In the pictures above, the archaeobotanists visit Grid 23/24 and discuss a flotation sample with the volunteer who collected it. Below, Adam, the Grid Supervisor of Grid 92, discusses stratigraphy and baulks with the co-directors.

The Registrar


We've talked a great deal about the pottery compound and all the things we do there from eating breakfast and lunch to washing pottery and processing artifacts. It's that last piece, processing artifacts, that we focus on today.

Every day we find pottery, bone, glass, metal and any number of other artifacts during excavation. Many of these go straight to specialists but eventually they all make their way, the special objects faster than others, into the hands of our registrar, Krystal. She has the awesome task of cataloging, as well as describing and identifying, everything we find. It's a lot of work but it also means she gets to see everything we find. Not a bad job if you can get it. That isn't all she does, however. Krystal makes sure the pottery compound runs smoothly, that everyone has a place to work and the tools they need, and, at the end of the day, that everything is put away to await another day of work. 

So, a shout out to our registrar Krystal who helps make sure that our days run according to plan!  

History Comes to Life In Our Excavation

Co-Directors Daniel Master and Mario Martin meet with Ruth Dayan, Head of the Jezreel Valley Regional Council Eyal Betser and Zohar Betser. 

Co-Directors Daniel Master and Mario Martin meet with Ruth Dayan, Head of the Jezreel Valley Regional Council Eyal Betser and Zohar Betser. 

One of the challenges of archaeology is that the ancient remains cannot speak. As much as we learn about the ancient walls, floors, or artifacts, we only grasp a fragment of the humanity of a place. In Grid 92, we had the rare treat to excavate remains and then hear the rest of the story from someone who lived in them.  Just below the surface, we uncovered the remains of Irgun Shimron, a small settlement from the 1930’s.  From teapots and tin plates to bullets and bottles, we uncovered the story of the young people who called Tel Shimron home for a time. This is a typical archaeological story.  But, last week, we were fortunate enough to have one of the original residents bring that chapter of Tel Shimron's history to life.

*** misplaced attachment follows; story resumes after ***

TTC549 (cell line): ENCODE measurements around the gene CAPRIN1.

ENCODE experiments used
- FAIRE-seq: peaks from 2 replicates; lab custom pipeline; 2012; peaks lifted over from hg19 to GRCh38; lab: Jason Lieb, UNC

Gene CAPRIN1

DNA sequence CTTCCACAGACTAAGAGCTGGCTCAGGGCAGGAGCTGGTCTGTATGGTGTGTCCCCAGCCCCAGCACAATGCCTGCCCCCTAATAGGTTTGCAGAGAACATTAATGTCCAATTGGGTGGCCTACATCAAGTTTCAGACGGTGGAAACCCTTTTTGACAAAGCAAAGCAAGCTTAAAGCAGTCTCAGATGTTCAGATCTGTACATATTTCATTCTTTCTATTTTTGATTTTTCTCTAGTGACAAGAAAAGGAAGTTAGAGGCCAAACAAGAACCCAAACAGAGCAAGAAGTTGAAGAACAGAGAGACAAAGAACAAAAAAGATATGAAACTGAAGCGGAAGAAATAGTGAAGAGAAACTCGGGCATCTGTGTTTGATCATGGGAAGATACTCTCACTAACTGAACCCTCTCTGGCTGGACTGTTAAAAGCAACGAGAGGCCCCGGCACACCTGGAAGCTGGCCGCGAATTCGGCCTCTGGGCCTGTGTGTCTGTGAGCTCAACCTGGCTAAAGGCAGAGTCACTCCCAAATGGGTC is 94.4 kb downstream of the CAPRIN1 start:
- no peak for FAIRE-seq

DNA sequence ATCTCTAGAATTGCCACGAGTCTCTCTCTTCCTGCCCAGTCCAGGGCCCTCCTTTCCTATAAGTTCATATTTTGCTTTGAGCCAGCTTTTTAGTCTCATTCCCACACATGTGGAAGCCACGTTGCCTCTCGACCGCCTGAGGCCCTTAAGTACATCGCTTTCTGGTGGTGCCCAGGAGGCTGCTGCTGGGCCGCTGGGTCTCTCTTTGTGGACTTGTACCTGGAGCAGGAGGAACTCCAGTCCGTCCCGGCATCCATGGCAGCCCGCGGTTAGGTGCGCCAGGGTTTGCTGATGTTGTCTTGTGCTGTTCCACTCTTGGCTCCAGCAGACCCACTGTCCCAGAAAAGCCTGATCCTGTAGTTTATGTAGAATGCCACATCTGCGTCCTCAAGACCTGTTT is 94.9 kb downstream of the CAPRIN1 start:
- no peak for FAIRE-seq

And not just any resident, we met one of the luminaries of Israel’s history. Ruth Dayan, 100 years young, was born in Haifa and grew up in London. Ruth didn't stay in England, however, and she moved to Nahalal to attend the agricultural school (this is the place that we are staying in today).  She lived on Tel Shimron in 1935 where she and her then husband Moshe Dayan (Israel's 5th Minister of Foreign Affairs) lived in the area we now call Grid 92. Her job, along with other residents, was to plant trees on the hills to the east.

She shared many stories with us including one that highlighted her free spirit. As it happened, many of the other residents were from Russia and thought it unseemly for farmers' wives to be barefoot. This never stopped Ruth who always ran barefoot throughout their community, unmindful of such strictures.

Ruth Dayan went on to be a social activist founding a fashion and decorative arts house that provided jobs for new immigrants as well as establishing a Jewish-Arab social club, Brit Bnei Shem (Ibaa Sam).  She also supported women's causes as well as Bedouin rights.

It was a privilege to host Ruth, to tell her of what we had found in her old home, and to have her share her own stories which serve to make our discoveries all that more meaningful.


Weekend Tours

When not excavating, volunteers have spent their weekends touring archaeological sites throughout northern Israel. Yesterday they visited Nimrod's Fortress. It was the perfect place to crawl around the base of one of the massive round towers and to practice archery.


The weekend flew by and tomorrow we start our third week of excavation. In Grid 92 they expect to finish with 20th century occupation levels while in Grid 94 they will continue exposing a building that may date to the Late Hellenistic or Early Roman period. And in Grid 23, excavation will continue to expose levels belonging to the Late Roman/Byzantine, Crusader and Mamluk periods.